Here we are treated to a rare sight of the bulk of the CPR fleet anchored at the Port McNicoll docks.
To extend the railway to Port McNicol, the CPR constructed a massive wooden trestle bridge across Hog Bay just to the south. When completed in 1908, the bridge was one of the longest wooden structures on the continent. The bridge was over 2,100 feet long and 50 feet high and was constructed of 8" by 16" timber and 65 foot pilings of British Columbia fir. Due to the strategic importance of this bridge, it was patrolled by armed guards during both world wars. The bridge was last used in 1971 and was demolished in 1978.
Once completed, Port McNicoll was a superb deep-water harbour, hosting the second largest grain elevator in North America. Port workers also prided themselves in operating the fastest unloading elevator on the great lakes for many years. The CPR transferred both its freight lines and passenger fleet to its new facilities at Port McNicoll. On May 4, 1912, the Assiniboia became the first passenger ship to sail out of the Port McNicoll harbour. While grain rolled into the colossal elevator, increasing numbers of immigrants, travellers and latter tourists poured onto the ships of the CPR fleet to make the trip across Georgian Bay in luxury. The graceful twin passenger ships, the Assisiniboia and the Keewatin, serviced the Port McNicoll terminal for over forty years, along with their freight-carrying contemporaries, the Alberta, the Athabasca and the Manitoba.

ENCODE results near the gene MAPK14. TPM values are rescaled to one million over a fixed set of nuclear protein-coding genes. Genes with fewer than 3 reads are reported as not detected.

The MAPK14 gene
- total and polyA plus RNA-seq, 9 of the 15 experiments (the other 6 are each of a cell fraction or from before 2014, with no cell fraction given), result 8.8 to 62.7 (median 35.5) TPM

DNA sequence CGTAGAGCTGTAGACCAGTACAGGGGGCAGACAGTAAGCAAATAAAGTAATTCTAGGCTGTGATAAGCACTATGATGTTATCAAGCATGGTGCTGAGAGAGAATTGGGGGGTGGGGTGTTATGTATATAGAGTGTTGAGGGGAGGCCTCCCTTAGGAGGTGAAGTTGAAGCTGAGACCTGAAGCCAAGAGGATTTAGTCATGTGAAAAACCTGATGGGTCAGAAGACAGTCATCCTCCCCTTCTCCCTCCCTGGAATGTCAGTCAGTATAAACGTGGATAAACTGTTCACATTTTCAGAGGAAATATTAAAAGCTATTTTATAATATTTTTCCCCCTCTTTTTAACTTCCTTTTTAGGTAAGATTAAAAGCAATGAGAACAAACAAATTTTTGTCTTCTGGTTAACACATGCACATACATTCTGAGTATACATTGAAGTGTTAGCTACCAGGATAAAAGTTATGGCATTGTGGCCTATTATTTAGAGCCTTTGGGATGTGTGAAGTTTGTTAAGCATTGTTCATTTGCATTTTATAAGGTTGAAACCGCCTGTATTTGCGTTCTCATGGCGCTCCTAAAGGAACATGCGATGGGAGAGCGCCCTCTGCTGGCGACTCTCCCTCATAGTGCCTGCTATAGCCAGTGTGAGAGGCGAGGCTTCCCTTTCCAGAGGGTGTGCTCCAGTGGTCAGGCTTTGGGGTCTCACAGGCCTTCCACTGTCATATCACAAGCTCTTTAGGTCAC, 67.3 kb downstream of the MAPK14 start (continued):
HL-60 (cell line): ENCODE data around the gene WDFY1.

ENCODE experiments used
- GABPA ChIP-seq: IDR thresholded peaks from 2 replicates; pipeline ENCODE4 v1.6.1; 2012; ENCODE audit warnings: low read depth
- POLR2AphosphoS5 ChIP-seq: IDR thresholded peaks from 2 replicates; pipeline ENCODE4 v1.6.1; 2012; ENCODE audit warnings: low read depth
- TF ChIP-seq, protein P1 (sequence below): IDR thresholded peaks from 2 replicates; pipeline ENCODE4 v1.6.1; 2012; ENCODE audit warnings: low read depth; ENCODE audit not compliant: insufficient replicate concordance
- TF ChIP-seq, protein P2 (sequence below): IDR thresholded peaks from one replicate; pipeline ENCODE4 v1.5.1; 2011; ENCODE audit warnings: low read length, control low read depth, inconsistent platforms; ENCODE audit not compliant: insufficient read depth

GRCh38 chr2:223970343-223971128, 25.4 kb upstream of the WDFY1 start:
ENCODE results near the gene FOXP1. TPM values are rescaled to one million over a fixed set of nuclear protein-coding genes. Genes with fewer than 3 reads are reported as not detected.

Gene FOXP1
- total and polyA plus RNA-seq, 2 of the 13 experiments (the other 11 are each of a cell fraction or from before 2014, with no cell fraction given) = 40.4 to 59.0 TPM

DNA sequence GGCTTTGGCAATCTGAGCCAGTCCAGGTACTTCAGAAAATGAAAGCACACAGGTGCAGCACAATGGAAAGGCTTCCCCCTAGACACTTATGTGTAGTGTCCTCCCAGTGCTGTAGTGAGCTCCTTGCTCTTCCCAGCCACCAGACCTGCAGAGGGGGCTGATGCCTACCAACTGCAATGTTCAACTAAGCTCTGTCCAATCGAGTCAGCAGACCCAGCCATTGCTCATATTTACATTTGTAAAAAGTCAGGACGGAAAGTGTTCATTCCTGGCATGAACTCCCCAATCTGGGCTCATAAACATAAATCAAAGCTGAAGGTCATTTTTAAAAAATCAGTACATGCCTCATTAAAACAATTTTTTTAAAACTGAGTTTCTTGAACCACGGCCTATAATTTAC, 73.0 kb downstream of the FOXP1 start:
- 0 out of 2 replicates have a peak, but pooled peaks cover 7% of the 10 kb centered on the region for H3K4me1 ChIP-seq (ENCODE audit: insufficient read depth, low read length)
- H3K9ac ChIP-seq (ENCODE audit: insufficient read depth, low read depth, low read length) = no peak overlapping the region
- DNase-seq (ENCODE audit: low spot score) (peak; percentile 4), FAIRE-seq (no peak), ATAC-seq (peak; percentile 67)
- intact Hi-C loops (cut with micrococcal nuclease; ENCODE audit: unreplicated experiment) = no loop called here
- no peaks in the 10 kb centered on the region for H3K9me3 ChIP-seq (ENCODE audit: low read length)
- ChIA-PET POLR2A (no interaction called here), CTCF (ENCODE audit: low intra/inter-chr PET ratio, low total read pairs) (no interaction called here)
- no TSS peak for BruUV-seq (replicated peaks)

Here, passengers are assisted from their cars or from the train onto the elegant steam liners.
The 1920's were banner years for the CPR’s passenger ships, as tourists took a three-hour train ride north from Toronto, to take the scenic route across Georgian Bay and Lake Superior. The passenger ships were luxurious, with richly-furnished staterooms, a two-deck lounge complete with stained glass windows with live music and dancing. Before boarding, passengers were treated to the magnificent CPR gardens at Port McNicoll which became a tourist destination unto itself. The flowers for the gardens were grown in greenhouses, which were heated with steam from the CPR’s laundry. The gardens were famous for their flowers laid out in geometric patterns, there were sunflowers, hollyhocks, sweet William and geraniums maintained by a gardening staff of six.